Retelling classic fairy tales in children’s books has been a trend for quite some time. Few recent retellings have been as successful and entertaining as The Three Ninja Pigs by Corey Rosen Schwartz. This funny, action-packed story replaces the little pigs with ninja pigs who study three different martial art disciplines for self defense.
In line with the original fairy tale, a big-bully wolf terrorizes three little pigs. Two of the pigs are left helpless due to laziness and one pig is left victorious due to hard work, cleverness, and determination. In The Three Ninja Pigs,the first pig studies Aikido, but he gets tired of drills and gives up, while the second pig practices jiu-jitsu and makes mistakes due to overconfidence. Unlike her brothers, the third pig practices and masters karate before the Big Bad Wolf attacks her house.
The wolf easily scares and chases the two pig brothers into the sister pig’s house, where she gives the aggressor an intimidating demonstration of her skills. Then, she threatens to do the same to him if he attacks. Rather than risk his own skin, the wolf retreats and the pigs live happily after. In this case, “happily ever after” means finishing their training and opening a dojo to teach their self-defense skills to others.
Dealing with Bullies with Self-Defense
Perhaps one of the top reasons why the original Three Little Pigs is so pervasive throughout each generation is that it deals directly with bullies. Bullying is a real issue for kids and adults alikeand stories like this one give people a healthy way to deal with the problem.
Self-defense is the common solution in both the original fairy tale and Schwartz’s retelling. However, the interpretation of such defense differs from story to story. In the original tale, the pigs build houses to defend themselves. While construction makes a cameo in The Three Ninja Pigs, the real self-defense is of course the martial arts training they go through.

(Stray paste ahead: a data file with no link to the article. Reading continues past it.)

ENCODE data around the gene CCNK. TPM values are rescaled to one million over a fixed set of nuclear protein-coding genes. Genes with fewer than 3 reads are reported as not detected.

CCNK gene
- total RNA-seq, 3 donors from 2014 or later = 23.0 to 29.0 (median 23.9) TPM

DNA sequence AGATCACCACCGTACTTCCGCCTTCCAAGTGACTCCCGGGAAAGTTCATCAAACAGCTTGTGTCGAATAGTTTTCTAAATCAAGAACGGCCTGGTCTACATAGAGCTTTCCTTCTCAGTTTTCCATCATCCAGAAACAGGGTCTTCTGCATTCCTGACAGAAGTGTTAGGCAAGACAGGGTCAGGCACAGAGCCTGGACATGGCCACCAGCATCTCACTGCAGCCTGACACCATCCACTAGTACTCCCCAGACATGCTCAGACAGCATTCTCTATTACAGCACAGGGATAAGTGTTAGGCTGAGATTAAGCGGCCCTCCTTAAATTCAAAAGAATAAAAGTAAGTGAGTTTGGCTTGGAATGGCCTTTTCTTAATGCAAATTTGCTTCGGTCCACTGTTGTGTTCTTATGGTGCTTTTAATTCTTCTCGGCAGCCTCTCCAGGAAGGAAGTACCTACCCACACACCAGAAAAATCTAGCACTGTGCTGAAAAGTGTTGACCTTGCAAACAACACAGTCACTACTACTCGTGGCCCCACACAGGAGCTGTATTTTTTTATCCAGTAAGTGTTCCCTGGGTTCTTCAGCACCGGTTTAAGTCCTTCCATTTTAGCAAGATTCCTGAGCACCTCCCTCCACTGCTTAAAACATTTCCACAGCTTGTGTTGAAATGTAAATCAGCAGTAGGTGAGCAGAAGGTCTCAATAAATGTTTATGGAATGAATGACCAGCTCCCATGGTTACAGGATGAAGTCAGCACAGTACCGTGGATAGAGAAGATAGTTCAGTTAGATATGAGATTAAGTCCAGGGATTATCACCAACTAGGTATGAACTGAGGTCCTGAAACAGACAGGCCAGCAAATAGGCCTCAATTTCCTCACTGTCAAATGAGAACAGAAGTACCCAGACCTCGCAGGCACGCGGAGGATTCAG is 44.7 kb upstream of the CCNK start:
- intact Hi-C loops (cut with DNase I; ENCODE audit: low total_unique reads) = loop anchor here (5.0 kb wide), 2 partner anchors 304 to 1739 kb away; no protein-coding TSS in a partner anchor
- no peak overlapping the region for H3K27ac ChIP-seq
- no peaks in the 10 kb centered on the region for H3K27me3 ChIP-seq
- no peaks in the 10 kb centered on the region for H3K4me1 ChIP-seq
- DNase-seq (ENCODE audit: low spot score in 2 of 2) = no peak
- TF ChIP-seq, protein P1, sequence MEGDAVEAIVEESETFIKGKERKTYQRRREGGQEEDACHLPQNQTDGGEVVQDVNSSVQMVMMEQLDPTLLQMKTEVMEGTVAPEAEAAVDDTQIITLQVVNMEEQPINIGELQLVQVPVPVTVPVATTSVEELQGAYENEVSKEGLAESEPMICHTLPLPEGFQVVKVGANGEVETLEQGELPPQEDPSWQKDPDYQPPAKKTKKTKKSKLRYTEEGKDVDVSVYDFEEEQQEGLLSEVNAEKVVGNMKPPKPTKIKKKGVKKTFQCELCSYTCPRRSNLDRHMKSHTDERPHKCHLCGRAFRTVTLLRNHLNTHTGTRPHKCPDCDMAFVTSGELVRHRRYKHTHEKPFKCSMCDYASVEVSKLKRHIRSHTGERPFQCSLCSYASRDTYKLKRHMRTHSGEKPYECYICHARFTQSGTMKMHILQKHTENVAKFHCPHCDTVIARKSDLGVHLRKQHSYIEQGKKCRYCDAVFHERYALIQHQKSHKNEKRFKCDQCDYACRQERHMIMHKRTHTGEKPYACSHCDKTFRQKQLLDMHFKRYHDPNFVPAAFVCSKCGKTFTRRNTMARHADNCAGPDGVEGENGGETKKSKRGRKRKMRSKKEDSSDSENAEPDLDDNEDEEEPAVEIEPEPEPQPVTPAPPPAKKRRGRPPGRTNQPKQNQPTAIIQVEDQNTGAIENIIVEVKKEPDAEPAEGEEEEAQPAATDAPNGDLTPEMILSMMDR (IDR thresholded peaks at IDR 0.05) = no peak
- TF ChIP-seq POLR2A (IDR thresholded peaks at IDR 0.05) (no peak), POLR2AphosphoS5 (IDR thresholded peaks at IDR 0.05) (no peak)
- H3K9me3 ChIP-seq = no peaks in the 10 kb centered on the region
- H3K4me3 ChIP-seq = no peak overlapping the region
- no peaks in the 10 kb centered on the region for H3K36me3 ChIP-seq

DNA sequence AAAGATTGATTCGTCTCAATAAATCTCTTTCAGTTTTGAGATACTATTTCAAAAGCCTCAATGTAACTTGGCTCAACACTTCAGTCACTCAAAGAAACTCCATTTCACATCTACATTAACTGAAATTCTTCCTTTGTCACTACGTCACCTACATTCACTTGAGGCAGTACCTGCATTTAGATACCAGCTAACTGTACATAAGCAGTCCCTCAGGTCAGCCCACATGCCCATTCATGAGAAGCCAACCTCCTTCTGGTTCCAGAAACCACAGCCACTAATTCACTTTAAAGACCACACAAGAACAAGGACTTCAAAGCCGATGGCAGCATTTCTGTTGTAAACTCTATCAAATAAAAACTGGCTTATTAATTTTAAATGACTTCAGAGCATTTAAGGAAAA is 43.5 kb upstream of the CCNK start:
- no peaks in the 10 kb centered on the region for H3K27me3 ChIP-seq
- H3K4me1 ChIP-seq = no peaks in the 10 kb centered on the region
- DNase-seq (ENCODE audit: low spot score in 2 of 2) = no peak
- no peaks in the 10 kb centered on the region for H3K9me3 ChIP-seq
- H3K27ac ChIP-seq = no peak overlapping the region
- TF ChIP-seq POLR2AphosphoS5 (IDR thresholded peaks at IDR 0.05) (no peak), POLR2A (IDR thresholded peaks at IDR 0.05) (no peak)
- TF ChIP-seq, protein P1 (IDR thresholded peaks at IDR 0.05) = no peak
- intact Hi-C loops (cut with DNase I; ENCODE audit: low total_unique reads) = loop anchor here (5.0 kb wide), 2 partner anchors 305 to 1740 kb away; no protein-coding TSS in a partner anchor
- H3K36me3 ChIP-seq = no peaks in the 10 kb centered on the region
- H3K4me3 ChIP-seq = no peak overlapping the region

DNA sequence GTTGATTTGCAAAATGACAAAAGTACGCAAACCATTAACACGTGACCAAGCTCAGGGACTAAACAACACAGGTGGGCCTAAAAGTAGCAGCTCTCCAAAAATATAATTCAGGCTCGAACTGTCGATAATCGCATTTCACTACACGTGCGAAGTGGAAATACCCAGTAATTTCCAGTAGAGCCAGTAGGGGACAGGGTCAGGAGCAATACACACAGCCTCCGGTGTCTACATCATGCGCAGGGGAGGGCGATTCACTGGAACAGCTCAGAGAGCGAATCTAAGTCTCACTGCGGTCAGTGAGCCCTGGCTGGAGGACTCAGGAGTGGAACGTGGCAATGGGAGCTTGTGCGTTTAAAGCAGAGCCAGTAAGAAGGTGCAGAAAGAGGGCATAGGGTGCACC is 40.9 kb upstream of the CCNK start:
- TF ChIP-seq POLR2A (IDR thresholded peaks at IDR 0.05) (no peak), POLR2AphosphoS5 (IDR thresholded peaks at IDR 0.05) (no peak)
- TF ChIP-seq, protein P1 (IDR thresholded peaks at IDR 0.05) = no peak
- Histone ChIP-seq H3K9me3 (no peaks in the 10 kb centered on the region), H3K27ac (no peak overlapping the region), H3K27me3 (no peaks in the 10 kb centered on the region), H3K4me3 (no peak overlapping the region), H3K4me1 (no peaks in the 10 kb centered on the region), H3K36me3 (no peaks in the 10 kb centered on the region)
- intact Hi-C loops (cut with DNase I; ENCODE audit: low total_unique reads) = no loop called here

However, the pigs never use their martial arts skills to beat up the Big Bad Wolf. Instead, the action is conveyed through demonstrations and training, dynamic illustrations, and suspense. In fact, you could argue that this new retelling is actually less violent than the original fairy tale, which usually ends with the pigs eating the wolf after tricking him to come down the chimney. One assumes that the day is saved because the wolf is gone forever.
Unfortunately, there’s hardly ever just one bully to confront in real life. When one bully leaves, another takes its place and you have to be able to deal with these problems long-term. This lesson is conveyed in The Three Ninja Pigs when the main characters first save themselves by learning self defense, then teach others the same skills.
Cultural Awareness: Japanese Illustrations & Vocabulary
In addition to reforming the story’s plot points, Schwartz sets the story in Japan rather than the more familiar western world. The book is riddled with Japanese terms, martial art disciplines, and beautiful illustrations that capture this Asian culture. By opening children to a different culture, The Three Ninja Pigs develops their cultural awareness and language skills.
The story’s action, familiar story line, and limerick verse makes The Three Ninja Pigs perfect for preschool and kindergarten children. The book also includes both male and female characters, giving boys and girls better access to the story than the traditional fairy tale.